Senators call on CISA to examine cybersecurity risks of Chinese consumer drones
A bipartisan group of senators is asking the Cybersecurity and Infrastructure Security Agency (CISA) to examine consumer drones made by a company with “deep ties” to the Chinese Communist Party, warning that they could be used to spy on U.S. critical infrastructure.
Several companies are in the process of expanding the use of consumer drones across the U.S. for everything from food delivery to emergency services. But U.S. senators Mark Warner (D-VA) and Marsha Blackburn (R-TN) said CISA needs to step in and “reevaluate the risks associated” with drones built by Shenzhen DJI Innovation Technology – a company they accuse of having links to China’s government.
“[T]he widespread use of DJI drones to inspect critical infrastructure allows the CCP to develop a richly detailed, regularly updated picture of our nation’s pipelines, railways, power generation facilities, and waterways,” the senators wrote in a letter to CISA Director Jen Easterly. “This sensitive information on the layout, operation, and maintenance of U.S. critical infrastructure could better enable targeting efforts in the event of conflict.”
A CISA spokesperson said it will not comment on the letter publicly and plans to respond directly to the senators.
DJI did not respond to requests for comment but the senators noted that CISA published its own alert in 2019 raising “concerns” about all drones manufactured in China. DJI is not specifically mentioned in the alert.
“However, since this alert more information regarding the severity of the threat has come to light, and the senators are asking for a complete analysis of the security risks posed by DJI drones to be conducted and made publicly available,” the senators said.
The letter hinges on a more recent determination by the Defense Department that DJI is a “Chinese military company” and notes that an unreleased intelligence bulletin warning from 2017 said DJI “was likely providing sensitive U.S. infrastructure and law enforcement data to the Chinese government.”
The senators said they are alarmed by several reports indicating that DJI is dominating the drone market.
Reuters reported in 2021 that DJI controlled nearly 90% of North America’s consumer drone market and about 70% of the industrial drone market. A 2019 white paper from public safety non-profit Drone Responders said 73% of public safety organizations are using DJI drones.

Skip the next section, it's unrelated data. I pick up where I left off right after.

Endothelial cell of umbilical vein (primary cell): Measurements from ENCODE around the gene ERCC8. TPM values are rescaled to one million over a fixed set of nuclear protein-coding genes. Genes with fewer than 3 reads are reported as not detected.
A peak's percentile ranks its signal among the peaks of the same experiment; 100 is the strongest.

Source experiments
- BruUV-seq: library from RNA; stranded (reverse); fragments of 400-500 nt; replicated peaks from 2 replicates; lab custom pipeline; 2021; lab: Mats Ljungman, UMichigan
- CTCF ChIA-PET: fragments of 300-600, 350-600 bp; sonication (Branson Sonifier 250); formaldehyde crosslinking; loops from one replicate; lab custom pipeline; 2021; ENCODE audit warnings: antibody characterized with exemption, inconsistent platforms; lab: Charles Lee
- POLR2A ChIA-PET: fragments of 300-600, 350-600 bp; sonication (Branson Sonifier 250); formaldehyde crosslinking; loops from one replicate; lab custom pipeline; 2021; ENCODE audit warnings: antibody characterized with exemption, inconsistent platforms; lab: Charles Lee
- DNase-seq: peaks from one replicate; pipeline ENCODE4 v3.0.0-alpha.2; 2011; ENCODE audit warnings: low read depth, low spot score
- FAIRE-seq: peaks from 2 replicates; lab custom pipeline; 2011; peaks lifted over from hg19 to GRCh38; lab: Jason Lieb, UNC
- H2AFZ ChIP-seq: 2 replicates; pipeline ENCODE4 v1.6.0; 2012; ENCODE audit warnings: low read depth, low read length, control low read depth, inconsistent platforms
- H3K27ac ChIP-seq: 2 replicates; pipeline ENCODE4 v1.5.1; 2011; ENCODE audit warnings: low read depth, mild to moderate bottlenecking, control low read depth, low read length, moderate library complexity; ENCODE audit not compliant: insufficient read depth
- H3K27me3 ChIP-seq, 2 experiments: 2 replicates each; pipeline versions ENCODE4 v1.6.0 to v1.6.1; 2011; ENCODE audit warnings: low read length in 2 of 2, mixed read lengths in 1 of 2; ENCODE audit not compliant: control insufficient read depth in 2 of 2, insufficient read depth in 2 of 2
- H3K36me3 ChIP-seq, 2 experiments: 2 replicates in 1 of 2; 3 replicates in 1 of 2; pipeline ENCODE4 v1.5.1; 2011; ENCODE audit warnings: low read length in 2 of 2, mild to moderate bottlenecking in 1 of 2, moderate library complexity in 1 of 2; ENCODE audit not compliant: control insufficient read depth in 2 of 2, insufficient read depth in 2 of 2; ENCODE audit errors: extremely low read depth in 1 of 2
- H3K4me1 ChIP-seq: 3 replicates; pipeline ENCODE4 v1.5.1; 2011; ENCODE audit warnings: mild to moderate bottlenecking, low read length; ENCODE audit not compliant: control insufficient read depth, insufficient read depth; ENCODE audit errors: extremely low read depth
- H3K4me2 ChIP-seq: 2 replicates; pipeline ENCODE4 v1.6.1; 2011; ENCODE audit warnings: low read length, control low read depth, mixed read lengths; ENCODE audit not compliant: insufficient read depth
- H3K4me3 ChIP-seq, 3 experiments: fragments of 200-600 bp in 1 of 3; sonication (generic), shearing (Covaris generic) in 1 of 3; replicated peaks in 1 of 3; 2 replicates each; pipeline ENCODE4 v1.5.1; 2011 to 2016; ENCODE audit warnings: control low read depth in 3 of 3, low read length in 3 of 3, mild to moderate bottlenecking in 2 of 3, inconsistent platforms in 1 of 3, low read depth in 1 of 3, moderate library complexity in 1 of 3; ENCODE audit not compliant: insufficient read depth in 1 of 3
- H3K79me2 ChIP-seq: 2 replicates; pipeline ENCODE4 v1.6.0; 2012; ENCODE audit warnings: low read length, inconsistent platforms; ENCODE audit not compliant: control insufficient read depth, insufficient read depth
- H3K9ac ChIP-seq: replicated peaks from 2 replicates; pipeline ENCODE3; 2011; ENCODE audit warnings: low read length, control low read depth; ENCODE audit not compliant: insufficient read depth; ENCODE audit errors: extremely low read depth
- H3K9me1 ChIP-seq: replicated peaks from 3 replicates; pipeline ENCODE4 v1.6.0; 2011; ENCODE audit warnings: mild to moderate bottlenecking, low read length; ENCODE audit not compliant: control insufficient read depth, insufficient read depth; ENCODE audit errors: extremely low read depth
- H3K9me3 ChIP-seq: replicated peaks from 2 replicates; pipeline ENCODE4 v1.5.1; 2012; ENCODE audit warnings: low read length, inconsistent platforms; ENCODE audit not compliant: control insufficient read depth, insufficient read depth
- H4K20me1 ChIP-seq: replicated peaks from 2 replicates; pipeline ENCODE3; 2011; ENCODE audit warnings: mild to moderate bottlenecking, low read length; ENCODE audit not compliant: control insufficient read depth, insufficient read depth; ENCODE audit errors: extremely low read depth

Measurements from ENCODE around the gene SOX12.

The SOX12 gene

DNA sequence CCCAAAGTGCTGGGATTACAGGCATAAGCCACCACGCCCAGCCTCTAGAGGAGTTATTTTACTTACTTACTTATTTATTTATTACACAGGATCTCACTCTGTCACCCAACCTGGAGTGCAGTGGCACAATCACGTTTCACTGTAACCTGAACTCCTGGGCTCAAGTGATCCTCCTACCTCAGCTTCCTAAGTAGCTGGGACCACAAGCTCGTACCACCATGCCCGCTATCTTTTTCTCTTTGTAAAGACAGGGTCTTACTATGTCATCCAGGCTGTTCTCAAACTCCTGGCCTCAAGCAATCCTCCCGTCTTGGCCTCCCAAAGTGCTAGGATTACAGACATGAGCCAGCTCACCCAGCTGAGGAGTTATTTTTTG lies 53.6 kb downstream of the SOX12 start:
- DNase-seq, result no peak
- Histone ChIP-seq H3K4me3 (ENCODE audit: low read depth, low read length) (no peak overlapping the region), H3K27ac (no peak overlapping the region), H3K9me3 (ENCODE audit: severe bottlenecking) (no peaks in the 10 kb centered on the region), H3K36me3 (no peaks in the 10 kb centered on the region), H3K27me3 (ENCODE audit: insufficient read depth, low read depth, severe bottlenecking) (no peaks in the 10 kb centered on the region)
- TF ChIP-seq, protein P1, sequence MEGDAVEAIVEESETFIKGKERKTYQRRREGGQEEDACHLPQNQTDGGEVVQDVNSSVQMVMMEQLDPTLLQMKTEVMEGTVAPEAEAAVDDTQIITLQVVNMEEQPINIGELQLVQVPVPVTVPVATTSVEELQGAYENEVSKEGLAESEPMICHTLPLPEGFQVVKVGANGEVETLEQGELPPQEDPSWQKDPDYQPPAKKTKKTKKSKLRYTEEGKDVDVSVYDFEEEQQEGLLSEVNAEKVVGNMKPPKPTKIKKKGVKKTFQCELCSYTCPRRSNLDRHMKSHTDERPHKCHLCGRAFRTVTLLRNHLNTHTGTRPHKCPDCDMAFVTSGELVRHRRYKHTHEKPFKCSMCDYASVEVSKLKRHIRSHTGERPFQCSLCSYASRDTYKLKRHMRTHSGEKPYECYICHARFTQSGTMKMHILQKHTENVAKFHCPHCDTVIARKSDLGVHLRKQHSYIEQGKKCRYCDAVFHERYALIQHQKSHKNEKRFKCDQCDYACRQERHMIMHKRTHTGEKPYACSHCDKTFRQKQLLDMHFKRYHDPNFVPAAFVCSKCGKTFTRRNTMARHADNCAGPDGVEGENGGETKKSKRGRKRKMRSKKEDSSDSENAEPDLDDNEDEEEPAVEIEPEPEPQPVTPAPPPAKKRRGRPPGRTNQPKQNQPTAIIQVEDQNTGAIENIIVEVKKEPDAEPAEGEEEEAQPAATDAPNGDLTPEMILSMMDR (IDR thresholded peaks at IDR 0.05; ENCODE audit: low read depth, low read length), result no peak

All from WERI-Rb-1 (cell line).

“In short, we believe that given the company’s identified connections to the Chinese Communist Party, the use of its drones in such sensitive contexts may present an unacceptable security vulnerability,” they wrote. “We ask that the Cybersecurity and Infrastructure Security Agency evaluate this concern and make the results of its evaluation available to the public through the National Cyber Awareness System.”
The letter warned that sensitive information or data could wind up in the hands of China’s military, noting that tech giant Huawei was accused by the Justice Department of “misappropriating intellectual property and trade secret information from U.S. companies.”
The stolen information may range from sensitive military data to more benign theft. The senators cited a 2017 Department of Homeland Security assessment that DJI had taken information from a drone used by a California wine producer and given it to Chinese grape companies to gain an edge on their own production and land purchasing processes.
The letter to Easterly was signed by 14 other senators from both parties.
Jonathan Greig is a Breaking News Reporter at Recorded Future News. Jonathan has worked across the globe as a journalist since 2014. Before moving back to New York City, he worked for news outlets in South Africa, Jordan and Cambodia. He previously covered cybersecurity at ZDNet and TechRepublic.